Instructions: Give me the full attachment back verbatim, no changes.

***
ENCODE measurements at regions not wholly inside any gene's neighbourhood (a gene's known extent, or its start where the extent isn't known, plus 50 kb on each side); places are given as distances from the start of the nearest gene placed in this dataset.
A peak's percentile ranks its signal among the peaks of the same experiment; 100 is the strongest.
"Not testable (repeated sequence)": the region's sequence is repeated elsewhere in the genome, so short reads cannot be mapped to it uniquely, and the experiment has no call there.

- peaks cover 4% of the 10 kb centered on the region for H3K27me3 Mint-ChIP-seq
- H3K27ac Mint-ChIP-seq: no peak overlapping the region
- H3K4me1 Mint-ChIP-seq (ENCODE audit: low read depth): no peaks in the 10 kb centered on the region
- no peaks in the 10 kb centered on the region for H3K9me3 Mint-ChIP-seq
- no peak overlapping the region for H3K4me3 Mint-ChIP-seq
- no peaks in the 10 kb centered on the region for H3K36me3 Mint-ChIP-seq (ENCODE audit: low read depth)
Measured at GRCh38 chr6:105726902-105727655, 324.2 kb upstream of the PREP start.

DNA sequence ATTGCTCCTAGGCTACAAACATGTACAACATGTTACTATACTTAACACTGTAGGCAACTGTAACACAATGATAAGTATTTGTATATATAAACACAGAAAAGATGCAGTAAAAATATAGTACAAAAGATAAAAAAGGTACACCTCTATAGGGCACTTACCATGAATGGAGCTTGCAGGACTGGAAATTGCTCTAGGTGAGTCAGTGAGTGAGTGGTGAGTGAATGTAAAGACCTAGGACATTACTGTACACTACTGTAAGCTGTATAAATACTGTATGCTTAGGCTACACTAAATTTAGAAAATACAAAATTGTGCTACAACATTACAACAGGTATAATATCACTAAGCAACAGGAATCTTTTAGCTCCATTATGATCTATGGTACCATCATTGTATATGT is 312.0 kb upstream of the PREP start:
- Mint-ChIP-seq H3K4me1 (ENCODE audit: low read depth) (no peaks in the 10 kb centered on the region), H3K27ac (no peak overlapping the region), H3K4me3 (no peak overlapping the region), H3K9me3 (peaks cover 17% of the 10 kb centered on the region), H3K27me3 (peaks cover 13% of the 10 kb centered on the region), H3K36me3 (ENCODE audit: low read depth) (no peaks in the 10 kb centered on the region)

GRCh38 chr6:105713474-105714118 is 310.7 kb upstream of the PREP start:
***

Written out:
ENCODE measurements at regions not wholly inside any gene's neighbourhood (a gene's known extent, or its start where the extent isn't known, plus 50 kb on each side); places are given as distances from the start of the nearest gene placed in this dataset.
A peak's percentile ranks its signal among the peaks of the same experiment; 100 is the strongest.
"Not testable (repeated sequence)": the region's sequence is repeated elsewhere in the genome, so short reads cannot be mapped to it uniquely, and the experiment has no call there.

- peaks cover 4% of the 10 kb centered on the region for H3K27me3 Mint-ChIP-seq
- H3K27ac Mint-ChIP-seq: no peak overlapping the region
- H3K4me1 Mint-ChIP-seq (ENCODE audit: low read depth): no peaks in the 10 kb centered on the region
- no peaks in the 10 kb centered on the region for H3K9me3 Mint-ChIP-seq
- no peak overlapping the region for H3K4me3 Mint-ChIP-seq
- no peaks in the 10 kb centered on the region for H3K36me3 Mint-ChIP-seq (ENCODE audit: low read depth)
Measured at GRCh38 chr6:105726902-105727655, 324.2 kb upstream of the PREP start.

DNA sequence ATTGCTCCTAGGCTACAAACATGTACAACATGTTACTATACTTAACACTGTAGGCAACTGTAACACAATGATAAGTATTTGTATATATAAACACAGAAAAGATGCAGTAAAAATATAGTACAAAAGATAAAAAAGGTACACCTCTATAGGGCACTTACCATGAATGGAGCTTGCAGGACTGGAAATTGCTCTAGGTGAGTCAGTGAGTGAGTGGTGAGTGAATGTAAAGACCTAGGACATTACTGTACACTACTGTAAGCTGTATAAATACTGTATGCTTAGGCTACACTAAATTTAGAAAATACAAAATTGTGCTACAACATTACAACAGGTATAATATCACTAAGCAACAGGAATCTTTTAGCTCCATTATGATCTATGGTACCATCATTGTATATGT is 312.0 kb upstream of the PREP start:
- Mint-ChIP-seq H3K4me1 (ENCODE audit: low read depth) (no peaks in the 10 kb centered on the region), H3K27ac (no peak overlapping the region), H3K4me3 (no peak overlapping the region), H3K9me3 (peaks cover 17% of the 10 kb centered on the region), H3K27me3 (peaks cover 13% of the 10 kb centered on the region), H3K36me3 (ENCODE audit: low read depth) (no peaks in the 10 kb centered on the region)

GRCh38 chr6:105713474-105714118 is 310.7 kb upstream of the PREP start: